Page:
Credit unions can ease into business services, says CUES member Mark Papoccia, by first offering business checking accounts. Papoccia is chief experience officer of $2.8 billion Vantage West Credit Union, Tucson, Arizona. 

A business checking account involves a few more legal nuances than a personal checking account, he points out. “Start with deposit products and expand into loans” like vehicle financing and business credit cards, Papoccia recommends, then consider treasury management products like positive pay and remote deposit capture. Commercial and industrial loans require more expertise.

Vantage West CU takes a risk-adjusted approach to processing business member loans, Papoccia explains. The CU uses Numerated to underwrite loans up to $350,000. Below $100,000, approvals are automated; above that number, the underwriting is manual.

Vantage West CU does make commercial loans, including lines of credit. Underwriting a C&I loan, Papoccia says, requires consideration of several factors: industry risk, capitalization, management experience, collateral and ability to repay based on cash flow. “We always look to cash flow as the first source of repayment and then collateral.” 

The CU does not interface with the accounting systems of its business members but requires periodic financial reports. 

Fintech partners are an option to help pave the way for offering business services. Boston-based Numerated “automates and streamlines the business lending process from application to underwriting to closing,” explains Mickey Goldwasser, VP/marketing for Vantage West CU. There is an auto-decisioning option for underwriting, but usually Numerated works with its lenders to set criteria. 

Small businesses’ needs are diverse and unique, Wetherington observes, but they all have cash flow. The pattern of money coming in and going out is revealing. Some nonbank lenders, like Block and PayPal, approve operating lines of credit based on that visibility.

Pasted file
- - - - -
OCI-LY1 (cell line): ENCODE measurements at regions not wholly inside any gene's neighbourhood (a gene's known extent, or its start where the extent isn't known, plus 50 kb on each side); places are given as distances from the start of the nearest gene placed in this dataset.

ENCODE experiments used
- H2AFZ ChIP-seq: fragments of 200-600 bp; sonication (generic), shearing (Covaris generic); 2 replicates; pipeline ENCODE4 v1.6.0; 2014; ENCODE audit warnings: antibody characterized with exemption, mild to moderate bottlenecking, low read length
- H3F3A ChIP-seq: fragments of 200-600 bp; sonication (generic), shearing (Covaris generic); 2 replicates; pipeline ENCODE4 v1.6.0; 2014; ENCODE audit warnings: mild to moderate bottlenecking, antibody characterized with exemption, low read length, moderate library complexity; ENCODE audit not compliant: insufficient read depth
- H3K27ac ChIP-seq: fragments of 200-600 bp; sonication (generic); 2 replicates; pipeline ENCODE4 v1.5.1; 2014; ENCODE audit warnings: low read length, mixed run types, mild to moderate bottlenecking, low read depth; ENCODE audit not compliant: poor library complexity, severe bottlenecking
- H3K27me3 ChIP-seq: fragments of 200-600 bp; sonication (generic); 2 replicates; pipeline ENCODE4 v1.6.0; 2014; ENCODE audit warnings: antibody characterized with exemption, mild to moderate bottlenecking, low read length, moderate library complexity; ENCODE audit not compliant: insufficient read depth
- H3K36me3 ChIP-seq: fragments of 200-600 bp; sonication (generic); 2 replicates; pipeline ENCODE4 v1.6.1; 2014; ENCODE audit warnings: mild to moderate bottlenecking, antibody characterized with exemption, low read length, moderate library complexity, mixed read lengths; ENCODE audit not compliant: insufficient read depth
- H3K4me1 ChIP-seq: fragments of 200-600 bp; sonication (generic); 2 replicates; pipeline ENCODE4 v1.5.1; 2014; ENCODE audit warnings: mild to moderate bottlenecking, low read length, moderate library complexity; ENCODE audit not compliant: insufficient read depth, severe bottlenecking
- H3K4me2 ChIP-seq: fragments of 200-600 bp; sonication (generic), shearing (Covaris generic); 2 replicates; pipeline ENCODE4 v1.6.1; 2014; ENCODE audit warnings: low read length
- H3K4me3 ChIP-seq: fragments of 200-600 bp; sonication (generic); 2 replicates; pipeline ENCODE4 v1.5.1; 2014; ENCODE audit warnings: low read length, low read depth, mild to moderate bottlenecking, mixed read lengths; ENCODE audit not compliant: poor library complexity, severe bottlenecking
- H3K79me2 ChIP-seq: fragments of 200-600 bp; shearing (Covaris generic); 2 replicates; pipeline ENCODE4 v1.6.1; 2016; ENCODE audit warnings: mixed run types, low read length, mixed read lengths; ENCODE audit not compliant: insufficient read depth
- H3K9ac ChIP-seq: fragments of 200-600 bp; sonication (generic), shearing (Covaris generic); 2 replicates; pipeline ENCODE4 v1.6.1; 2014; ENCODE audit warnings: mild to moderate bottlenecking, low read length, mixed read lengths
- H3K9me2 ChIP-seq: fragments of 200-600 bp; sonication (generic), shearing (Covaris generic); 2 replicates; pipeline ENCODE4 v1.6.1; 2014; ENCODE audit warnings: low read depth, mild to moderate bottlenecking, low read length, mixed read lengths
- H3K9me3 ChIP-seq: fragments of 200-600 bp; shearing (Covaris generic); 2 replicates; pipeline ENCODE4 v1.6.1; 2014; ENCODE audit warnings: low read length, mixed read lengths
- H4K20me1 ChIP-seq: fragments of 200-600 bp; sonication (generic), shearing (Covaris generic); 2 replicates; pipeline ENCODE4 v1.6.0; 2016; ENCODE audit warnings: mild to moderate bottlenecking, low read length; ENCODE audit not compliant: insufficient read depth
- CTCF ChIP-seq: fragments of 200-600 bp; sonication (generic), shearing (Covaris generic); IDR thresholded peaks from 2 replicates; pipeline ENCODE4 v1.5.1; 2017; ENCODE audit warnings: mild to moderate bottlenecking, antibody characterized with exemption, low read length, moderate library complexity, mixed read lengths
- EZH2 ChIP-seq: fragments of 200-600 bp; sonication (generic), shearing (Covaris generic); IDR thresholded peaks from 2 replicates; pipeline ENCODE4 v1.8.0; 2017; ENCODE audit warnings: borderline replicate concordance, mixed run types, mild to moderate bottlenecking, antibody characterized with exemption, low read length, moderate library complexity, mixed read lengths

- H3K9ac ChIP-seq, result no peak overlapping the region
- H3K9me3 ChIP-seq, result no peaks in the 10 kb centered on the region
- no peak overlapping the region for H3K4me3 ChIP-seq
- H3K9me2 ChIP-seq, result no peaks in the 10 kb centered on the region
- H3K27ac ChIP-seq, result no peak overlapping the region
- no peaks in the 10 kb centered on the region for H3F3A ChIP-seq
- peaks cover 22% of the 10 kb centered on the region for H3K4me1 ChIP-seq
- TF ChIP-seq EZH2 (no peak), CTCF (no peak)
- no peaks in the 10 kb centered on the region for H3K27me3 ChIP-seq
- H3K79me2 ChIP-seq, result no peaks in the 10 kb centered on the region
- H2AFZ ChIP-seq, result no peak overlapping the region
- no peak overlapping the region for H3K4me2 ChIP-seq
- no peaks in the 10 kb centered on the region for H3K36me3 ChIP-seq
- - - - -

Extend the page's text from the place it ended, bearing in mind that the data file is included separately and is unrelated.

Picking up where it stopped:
Given the growing fraud threat, offering positive pay is “absolutely necessary” if a CU wants to serve businesses, Wetherington adds. Medium and larger businesses often expect to hand off payment files to a FI to be executed in the most efficient way, considering time and cost.

Business services can help CUs improve the balance between interest income and noninterest income, notes James Devine, chairman/CEO of Hipereon, a financial training firm headquartered in Kirkland, Washington, and faculty member for CUES School of Business Lending. Business owners don’t like fees, he admits, but if a service really helps them streamline operations, they’ll pay willingly. Transaction processing—wires, ACH files, foreign currency conversions, collections, disbursements—can be a significant source of noninterest income. 

Fees also can come from payroll processing, merchant services, insurance products, employee benefits, financial planning, leasing, disbursement timing and lockboxes for collections, Devine adds.

He cites a CU in North Dakota that collects a lot of noninterest income from selling crop insurance to its farmer members. Another CU in Texas gets 36% of its income from fees, and Greater Commercial Lending in Nevada underwrites a lot of green loans and sells participations to banks and CUs, generating fee income that goes back to the credit union service organization owners. 

“You need to sell them what they need,” Devine emphasizes, “not what you have.” That’s the key to deep relationships that last and are the most profitable.  cues icon 

Richard H. Gamble writes from Grand Junction, Colorado.

Compass Subscription